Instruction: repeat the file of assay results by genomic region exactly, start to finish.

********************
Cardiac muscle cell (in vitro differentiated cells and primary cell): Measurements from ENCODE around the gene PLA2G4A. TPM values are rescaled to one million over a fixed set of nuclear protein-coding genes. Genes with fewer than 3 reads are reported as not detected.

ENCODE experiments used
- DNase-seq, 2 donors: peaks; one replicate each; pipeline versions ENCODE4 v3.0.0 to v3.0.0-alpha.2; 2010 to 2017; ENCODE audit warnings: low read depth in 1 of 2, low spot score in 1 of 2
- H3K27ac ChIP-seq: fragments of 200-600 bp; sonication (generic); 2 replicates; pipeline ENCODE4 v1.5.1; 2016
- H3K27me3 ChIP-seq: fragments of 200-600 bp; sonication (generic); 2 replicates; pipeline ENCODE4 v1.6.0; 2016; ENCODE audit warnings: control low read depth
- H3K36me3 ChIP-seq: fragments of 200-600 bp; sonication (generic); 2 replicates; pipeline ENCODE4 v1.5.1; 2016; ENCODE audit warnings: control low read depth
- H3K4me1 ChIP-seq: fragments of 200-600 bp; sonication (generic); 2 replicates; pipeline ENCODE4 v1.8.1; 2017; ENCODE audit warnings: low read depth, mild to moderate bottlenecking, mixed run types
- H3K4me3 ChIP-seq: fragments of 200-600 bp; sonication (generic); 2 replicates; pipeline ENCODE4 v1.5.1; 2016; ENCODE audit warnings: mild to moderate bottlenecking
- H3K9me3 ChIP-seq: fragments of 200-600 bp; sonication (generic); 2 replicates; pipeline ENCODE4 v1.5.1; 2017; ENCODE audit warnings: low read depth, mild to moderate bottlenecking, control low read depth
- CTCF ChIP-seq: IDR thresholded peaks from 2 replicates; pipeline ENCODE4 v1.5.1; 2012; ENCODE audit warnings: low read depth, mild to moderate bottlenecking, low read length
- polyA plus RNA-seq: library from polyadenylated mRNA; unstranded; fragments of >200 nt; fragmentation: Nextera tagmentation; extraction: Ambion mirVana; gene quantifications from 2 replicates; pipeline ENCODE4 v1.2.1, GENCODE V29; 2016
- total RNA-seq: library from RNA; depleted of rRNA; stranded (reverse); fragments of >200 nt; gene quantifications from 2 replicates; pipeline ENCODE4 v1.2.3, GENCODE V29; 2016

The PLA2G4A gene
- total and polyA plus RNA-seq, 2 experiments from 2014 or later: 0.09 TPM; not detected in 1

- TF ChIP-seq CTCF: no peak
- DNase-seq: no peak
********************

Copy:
Cardiac muscle cell (in vitro differentiated cells and primary cell): Measurements from ENCODE around the gene PLA2G4A. TPM values are rescaled to one million over a fixed set of nuclear protein-coding genes. Genes with fewer than 3 reads are reported as not detected.

ENCODE experiments used
- DNase-seq, 2 donors: peaks; one replicate each; pipeline versions ENCODE4 v3.0.0 to v3.0.0-alpha.2; 2010 to 2017; ENCODE audit warnings: low read depth in 1 of 2, low spot score in 1 of 2
- H3K27ac ChIP-seq: fragments of 200-600 bp; sonication (generic); 2 replicates; pipeline ENCODE4 v1.5.1; 2016
- H3K27me3 ChIP-seq: fragments of 200-600 bp; sonication (generic); 2 replicates; pipeline ENCODE4 v1.6.0; 2016; ENCODE audit warnings: control low read depth
- H3K36me3 ChIP-seq: fragments of 200-600 bp; sonication (generic); 2 replicates; pipeline ENCODE4 v1.5.1; 2016; ENCODE audit warnings: control low read depth
- H3K4me1 ChIP-seq: fragments of 200-600 bp; sonication (generic); 2 replicates; pipeline ENCODE4 v1.8.1; 2017; ENCODE audit warnings: low read depth, mild to moderate bottlenecking, mixed run types
- H3K4me3 ChIP-seq: fragments of 200-600 bp; sonication (generic); 2 replicates; pipeline ENCODE4 v1.5.1; 2016; ENCODE audit warnings: mild to moderate bottlenecking
- H3K9me3 ChIP-seq: fragments of 200-600 bp; sonication (generic); 2 replicates; pipeline ENCODE4 v1.5.1; 2017; ENCODE audit warnings: low read depth, mild to moderate bottlenecking, control low read depth
- CTCF ChIP-seq: IDR thresholded peaks from 2 replicates; pipeline ENCODE4 v1.5.1; 2012; ENCODE audit warnings: low read depth, mild to moderate bottlenecking, low read length
- polyA plus RNA-seq: library from polyadenylated mRNA; unstranded; fragments of >200 nt; fragmentation: Nextera tagmentation; extraction: Ambion mirVana; gene quantifications from 2 replicates; pipeline ENCODE4 v1.2.1, GENCODE V29; 2016
- total RNA-seq: library from RNA; depleted of rRNA; stranded (reverse); fragments of >200 nt; gene quantifications from 2 replicates; pipeline ENCODE4 v1.2.3, GENCODE V29; 2016

The PLA2G4A gene
- total and polyA plus RNA-seq, 2 experiments from 2014 or later: 0.09 TPM; not detected in 1

- TF ChIP-seq CTCF: no peak
- DNase-seq: no peak